A Bit of Background: Part 1

Having grown up in Charleston and praised its virtues for years, I was always happy when friends and colleagues came to me for Lowcountry travel advice. I would keep tabs on interesting new restaurants, point them to the locals’  alternatives to the regular tourist traps, and generally try to steer them off the beaten track. Most of all, I would say, you’ve gotta ditch the car. You’ll see so much more on foot, and the true beauty of Charleston is in the details.

Once I’d finished blabbing about what to do and what not to do, another question frequently came up: “Since we’re down there, we’re thinking we’d really like to get down to Savannah for a night or two. Any easy way to do that?”

I’d lay it out. There’s Greyhound, but you’ll need to take a cab or CARTA to the Greyhound Station in North Charleston, and it’s kind of a long trip out there, and it’s really not the most attractive part of town. Then there’s Amtrak, but it’s also really inconvenient to get there from downtown, and it leaves at really annoying times and is frequently delayed.

“So, yeah, it’s kind of a bummer. I’ve really only known people to rent a car.” 

As this conversation played out a few different times, I began to think there might be a way to improve the situation, and I figured there must be plenty of Savannah folks that were experiencing the same dilemma. Thus, the idea for the ACE Basin Express began to develop in my head. A sort of boutique bus line that focuses on a specific market and really tailors the experience. Indeed, it won’t be as cheap as a non-refundable Greyhound ticket, but we can provide a locally made snack, all kinds of help to our riders, and a quick non-stop trip in a cool and comfy minibus (more on that later!). As a transportation planner, I had gained a good deal of experience in the industry, and I’d always had a keen interest in alternative transportation (trains, buses, bikes, feet, etc.). Surely it would be easy to transfer my planning skills to the world of operations.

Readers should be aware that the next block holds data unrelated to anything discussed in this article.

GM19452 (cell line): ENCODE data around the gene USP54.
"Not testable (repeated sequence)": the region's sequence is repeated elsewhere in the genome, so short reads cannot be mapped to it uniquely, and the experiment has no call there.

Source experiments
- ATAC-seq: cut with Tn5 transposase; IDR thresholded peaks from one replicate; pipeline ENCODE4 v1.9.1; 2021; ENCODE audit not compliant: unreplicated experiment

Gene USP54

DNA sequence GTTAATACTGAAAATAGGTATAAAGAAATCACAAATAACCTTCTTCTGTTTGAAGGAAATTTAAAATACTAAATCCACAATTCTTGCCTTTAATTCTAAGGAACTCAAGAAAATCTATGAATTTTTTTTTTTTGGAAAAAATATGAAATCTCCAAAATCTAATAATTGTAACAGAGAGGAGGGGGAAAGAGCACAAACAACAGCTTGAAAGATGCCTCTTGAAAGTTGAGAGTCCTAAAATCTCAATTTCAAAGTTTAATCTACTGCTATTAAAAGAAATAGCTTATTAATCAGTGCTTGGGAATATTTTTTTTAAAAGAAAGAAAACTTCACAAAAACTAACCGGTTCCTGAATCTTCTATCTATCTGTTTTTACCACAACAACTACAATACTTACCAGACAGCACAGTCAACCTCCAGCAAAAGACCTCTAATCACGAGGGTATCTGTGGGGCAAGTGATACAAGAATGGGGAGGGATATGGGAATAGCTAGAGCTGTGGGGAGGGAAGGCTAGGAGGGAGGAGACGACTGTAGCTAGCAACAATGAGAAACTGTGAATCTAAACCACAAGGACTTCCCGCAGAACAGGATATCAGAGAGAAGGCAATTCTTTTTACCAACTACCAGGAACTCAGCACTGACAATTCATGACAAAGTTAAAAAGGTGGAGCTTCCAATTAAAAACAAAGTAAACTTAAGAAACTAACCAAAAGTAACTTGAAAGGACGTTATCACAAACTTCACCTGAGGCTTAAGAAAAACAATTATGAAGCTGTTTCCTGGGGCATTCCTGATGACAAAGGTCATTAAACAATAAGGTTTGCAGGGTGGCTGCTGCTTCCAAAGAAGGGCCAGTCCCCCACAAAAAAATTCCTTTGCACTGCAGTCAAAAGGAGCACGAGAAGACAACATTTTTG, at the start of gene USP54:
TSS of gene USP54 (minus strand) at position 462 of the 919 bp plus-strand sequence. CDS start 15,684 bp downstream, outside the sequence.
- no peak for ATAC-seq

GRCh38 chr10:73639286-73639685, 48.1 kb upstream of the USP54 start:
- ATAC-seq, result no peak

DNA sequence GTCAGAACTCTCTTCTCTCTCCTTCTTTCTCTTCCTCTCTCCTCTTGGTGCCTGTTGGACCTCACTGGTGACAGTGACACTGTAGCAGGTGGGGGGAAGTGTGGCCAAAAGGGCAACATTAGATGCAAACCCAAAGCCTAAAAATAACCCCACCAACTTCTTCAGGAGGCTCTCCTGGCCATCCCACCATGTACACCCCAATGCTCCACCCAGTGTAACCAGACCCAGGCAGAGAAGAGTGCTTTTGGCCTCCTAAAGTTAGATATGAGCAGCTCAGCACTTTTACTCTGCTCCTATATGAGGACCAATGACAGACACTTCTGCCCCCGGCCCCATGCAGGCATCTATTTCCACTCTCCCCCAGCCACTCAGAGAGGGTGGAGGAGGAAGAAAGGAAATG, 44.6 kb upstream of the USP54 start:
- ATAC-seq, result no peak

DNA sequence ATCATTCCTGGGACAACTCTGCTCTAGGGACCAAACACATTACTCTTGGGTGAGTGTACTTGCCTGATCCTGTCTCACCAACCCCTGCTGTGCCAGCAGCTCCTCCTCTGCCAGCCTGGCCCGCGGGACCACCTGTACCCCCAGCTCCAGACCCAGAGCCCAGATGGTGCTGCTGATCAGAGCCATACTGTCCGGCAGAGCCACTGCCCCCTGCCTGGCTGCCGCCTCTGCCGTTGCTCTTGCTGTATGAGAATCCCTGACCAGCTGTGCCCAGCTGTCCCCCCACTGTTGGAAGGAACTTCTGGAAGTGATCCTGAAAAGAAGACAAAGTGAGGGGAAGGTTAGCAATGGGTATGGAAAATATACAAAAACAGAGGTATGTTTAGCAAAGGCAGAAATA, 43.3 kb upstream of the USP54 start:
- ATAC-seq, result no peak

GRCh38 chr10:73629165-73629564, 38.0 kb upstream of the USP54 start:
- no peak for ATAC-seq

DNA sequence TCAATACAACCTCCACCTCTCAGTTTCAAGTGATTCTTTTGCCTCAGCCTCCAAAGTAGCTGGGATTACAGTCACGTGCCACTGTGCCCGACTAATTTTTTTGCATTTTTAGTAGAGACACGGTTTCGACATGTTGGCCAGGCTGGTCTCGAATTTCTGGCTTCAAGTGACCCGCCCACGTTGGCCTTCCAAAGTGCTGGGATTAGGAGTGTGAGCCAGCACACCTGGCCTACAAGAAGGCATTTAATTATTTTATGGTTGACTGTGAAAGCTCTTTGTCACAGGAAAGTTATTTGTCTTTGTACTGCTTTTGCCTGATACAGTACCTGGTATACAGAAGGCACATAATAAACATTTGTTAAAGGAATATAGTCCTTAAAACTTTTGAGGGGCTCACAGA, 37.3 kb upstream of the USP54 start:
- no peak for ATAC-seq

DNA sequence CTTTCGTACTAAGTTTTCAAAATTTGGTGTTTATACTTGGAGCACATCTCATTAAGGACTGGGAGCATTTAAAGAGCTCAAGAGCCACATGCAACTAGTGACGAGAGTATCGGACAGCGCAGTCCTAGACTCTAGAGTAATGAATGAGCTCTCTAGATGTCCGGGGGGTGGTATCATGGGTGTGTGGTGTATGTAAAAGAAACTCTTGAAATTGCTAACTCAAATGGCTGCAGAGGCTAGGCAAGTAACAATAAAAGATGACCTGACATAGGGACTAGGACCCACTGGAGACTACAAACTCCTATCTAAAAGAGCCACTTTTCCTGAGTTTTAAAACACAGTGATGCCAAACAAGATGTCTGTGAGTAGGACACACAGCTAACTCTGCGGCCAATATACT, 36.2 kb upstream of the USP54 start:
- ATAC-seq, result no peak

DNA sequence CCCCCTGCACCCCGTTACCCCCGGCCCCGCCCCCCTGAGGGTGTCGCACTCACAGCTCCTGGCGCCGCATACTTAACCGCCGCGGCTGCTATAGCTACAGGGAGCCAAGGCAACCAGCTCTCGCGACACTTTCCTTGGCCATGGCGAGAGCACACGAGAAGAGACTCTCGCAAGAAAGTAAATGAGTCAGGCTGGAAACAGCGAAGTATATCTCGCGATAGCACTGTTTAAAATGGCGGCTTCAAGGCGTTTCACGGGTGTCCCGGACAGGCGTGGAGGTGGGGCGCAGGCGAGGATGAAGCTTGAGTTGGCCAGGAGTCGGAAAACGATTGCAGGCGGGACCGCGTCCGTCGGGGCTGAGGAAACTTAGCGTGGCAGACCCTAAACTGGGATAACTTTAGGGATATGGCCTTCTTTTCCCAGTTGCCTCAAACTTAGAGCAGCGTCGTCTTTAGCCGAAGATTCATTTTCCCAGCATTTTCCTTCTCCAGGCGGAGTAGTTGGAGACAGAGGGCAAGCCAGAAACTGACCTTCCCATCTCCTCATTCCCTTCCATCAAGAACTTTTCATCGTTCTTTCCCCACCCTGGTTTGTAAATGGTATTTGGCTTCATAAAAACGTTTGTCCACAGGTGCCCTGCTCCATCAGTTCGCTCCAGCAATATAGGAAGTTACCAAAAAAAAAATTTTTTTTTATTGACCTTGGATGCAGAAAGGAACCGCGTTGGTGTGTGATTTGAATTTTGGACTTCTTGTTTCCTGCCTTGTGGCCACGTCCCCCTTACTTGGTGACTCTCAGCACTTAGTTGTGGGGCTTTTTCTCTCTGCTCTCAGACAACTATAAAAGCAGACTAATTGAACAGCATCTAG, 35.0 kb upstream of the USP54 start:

So, I packed my bags and moved home, thanks to my loving parents who have graciously allowed me to hole up in my childhood bedroom while I get this off the ground. Believe it or not, most things have gone as planned. But there’s still a long way to go before my bus is full of happy, independent travelers. I hope you’ll check back every now and then to read more about it.